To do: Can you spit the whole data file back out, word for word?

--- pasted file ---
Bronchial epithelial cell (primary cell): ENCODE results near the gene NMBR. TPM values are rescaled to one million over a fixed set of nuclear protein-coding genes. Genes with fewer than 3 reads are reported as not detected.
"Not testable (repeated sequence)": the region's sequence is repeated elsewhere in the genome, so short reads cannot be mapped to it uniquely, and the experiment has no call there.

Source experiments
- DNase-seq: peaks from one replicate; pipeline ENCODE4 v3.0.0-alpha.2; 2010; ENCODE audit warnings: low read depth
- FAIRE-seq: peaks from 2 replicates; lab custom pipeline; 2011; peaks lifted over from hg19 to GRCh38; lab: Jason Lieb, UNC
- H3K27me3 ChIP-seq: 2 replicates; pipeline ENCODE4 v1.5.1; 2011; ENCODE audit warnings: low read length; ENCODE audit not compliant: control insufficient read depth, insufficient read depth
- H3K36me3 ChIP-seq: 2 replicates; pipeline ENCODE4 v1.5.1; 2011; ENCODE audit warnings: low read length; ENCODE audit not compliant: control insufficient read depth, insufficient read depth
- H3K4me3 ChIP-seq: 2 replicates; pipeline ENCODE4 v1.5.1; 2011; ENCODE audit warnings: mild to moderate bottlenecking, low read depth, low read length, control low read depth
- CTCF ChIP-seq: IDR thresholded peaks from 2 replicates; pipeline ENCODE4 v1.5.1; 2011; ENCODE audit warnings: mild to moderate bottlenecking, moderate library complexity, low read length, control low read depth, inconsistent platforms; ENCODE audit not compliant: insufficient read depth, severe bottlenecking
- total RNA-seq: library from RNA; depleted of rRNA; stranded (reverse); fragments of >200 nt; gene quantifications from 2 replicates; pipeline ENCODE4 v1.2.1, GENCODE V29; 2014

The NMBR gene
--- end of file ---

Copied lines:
Bronchial epithelial cell (primary cell): ENCODE results near the gene NMBR. TPM values are rescaled to one million over a fixed set of nuclear protein-coding genes. Genes with fewer than 3 reads are reported as not detected.
"Not testable (repeated sequence)": the region's sequence is repeated elsewhere in the genome, so short reads cannot be mapped to it uniquely, and the experiment has no call there.

Source experiments
- DNase-seq: peaks from one replicate; pipeline ENCODE4 v3.0.0-alpha.2; 2010; ENCODE audit warnings: low read depth
- FAIRE-seq: peaks from 2 replicates; lab custom pipeline; 2011; peaks lifted over from hg19 to GRCh38; lab: Jason Lieb, UNC
- H3K27me3 ChIP-seq: 2 replicates; pipeline ENCODE4 v1.5.1; 2011; ENCODE audit warnings: low read length; ENCODE audit not compliant: control insufficient read depth, insufficient read depth
- H3K36me3 ChIP-seq: 2 replicates; pipeline ENCODE4 v1.5.1; 2011; ENCODE audit warnings: low read length; ENCODE audit not compliant: control insufficient read depth, insufficient read depth
- H3K4me3 ChIP-seq: 2 replicates; pipeline ENCODE4 v1.5.1; 2011; ENCODE audit warnings: mild to moderate bottlenecking, low read depth, low read length, control low read depth
- CTCF ChIP-seq: IDR thresholded peaks from 2 replicates; pipeline ENCODE4 v1.5.1; 2011; ENCODE audit warnings: mild to moderate bottlenecking, moderate library complexity, low read length, control low read depth, inconsistent platforms; ENCODE audit not compliant: insufficient read depth, severe bottlenecking
- total RNA-seq: library from RNA; depleted of rRNA; stranded (reverse); fragments of >200 nt; gene quantifications from 2 replicates; pipeline ENCODE4 v1.2.1, GENCODE V29; 2014

The NMBR gene